8. The concession was appropriately made by the Respondent for the following two primary reasons. First, in paragraph 18 of the decision, Judge Mitchell refers to the Appellant's screening interview and response that he had been detained in Turkey once, followed by reference to the letter of clarification on behalf of the Appellant that followed. It was stated in terms that 'the clarification letter does not mention any other detentions either', which is a factual error. The letter of 9 September 2017 states that the Appellant was detained in Turkey on four occasions because of his political affiliations and further stated that he was fingerprinted and photographed by the Turkish authorities on each occasion that he was detained (confirming there was more than one). This factual error is a material error of law as it was relied upon as an inconsistency in the Appellant's claim which undermined his credibility.
9. Secondly, in paragraph 30 of the decision, it is recorded that the Appellant's family and his father have been able to remain in Turkey with no problems, prosecutions, detentions or arrests. This is contrary to the evidence before the First-tier Tribunal, both documentary and as part of the witness evidence, that family members had been charged and imprisoned in Turkey and that the family had been visited by the authorities searching for the Appellant. This factual error is also a material error of law as it is relied upon as one of the reasons for dismissing the appeal.
10. It is sufficient to allow the appeal for these reasons alone, which have been expressly conceded by the Respondent, and find that the decision of the First-tier Tribunal involved the making of a material error of law by relying on factual errors forming key parts of the reasoning for the appeal being dismissed. It is not possible to conclude that if these factual errors were not made that the appeal would still have inevitably been dismissed.
11. I also allow the appeal on the second ground of challenge. There is a material error of law in the Judge's failure to refer to or make any findings about the evidence from the HDP and, linked to the factual error above, a failure to engage at all with the Appellant's family's links to the PKK and the evidence of the adverse attention they have received from the Turkish authorities for this reason. The third ground of challenge as to the failure to give reasons adds little of substance to the appeal which has been allowed for the reasons already given.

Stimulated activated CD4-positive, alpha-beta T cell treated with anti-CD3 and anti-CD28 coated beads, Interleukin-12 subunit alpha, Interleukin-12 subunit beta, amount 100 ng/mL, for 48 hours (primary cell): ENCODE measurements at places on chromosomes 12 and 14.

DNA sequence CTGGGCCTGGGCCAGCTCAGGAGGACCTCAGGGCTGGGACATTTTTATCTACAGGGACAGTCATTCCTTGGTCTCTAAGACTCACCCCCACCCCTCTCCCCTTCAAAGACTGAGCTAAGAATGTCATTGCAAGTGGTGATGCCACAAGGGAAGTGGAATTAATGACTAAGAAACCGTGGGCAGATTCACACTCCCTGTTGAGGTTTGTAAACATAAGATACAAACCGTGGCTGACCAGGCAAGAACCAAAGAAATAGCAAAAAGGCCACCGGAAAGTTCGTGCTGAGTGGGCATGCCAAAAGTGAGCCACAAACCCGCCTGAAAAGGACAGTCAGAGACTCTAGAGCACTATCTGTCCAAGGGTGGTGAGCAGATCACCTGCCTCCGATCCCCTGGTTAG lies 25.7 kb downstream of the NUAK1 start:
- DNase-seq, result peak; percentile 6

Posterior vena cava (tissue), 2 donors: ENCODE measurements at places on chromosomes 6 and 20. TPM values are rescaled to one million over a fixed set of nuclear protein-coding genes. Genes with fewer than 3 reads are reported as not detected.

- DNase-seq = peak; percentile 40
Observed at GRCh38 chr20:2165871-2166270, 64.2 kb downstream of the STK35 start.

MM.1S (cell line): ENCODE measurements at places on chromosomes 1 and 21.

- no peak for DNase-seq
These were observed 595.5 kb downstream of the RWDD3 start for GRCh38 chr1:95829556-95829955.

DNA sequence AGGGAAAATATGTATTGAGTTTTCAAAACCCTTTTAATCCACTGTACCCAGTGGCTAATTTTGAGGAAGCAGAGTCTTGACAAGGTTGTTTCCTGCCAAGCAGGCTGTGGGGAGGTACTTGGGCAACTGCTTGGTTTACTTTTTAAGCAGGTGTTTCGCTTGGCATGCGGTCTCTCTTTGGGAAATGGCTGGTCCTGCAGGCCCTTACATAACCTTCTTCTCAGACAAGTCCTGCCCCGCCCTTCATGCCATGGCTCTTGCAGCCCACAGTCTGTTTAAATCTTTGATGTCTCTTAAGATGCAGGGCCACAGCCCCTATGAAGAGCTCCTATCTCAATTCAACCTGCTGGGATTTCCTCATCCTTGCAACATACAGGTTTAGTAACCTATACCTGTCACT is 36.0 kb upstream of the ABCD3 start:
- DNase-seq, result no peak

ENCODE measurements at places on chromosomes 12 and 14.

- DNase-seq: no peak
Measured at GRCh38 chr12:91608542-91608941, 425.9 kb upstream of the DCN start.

Notice of Decision
The making of the decision of the First-tier Tribunal did involve the making of a material error of law. As such it is necessary to set aside the decision.
I set aside the decision of the First-tier Tribunal and remit the appeal to the First-tier Tribunal for a de novo hearing.
Directions to the parties
1. This appeal is remitted to the First-tier Tribunal for a de novo hearing of the appeal.
2. Any further evidence relied upon shall be filed with the First-tier Tribunal and served upon the other party no later than 14 days prior to the hearing of the remitted appeals.
3. The Appellant is to file with the First-tier Tribunal and serve upon the Respondent no later than 14 days prior to the hearing of the remitted appeal a skeleton argument setting out relevant issues, with reference to evidence and case-law.
4. The First-tier Tribunal may issue further directions as required.
Directions to administration
1. The appeal is remitted and shall be heard at the Taylor House hearing centre on a date to be fixed by that centre.
2. The remitted appeal is to be listed before any Judge except Judge Mitchell.
3. There is a time estimate of 2 hours for the hearing.
Direction Regarding Anonymity - Rule 14 of the Tribunal Procedure (Upper Tribunal) Rules 2008
Unless and until a Tribunal or court directs otherwise, the appellant is granted anonymity. No report of these proceedings shall directly or indirectly identify him or any member of their family. This direction applies both to the appellant and to the respondent. Failure to comply with this direction could lead to contempt of court proceedings.
Signed Date: 4th August 2017
Upper Tribunal Judge Jackson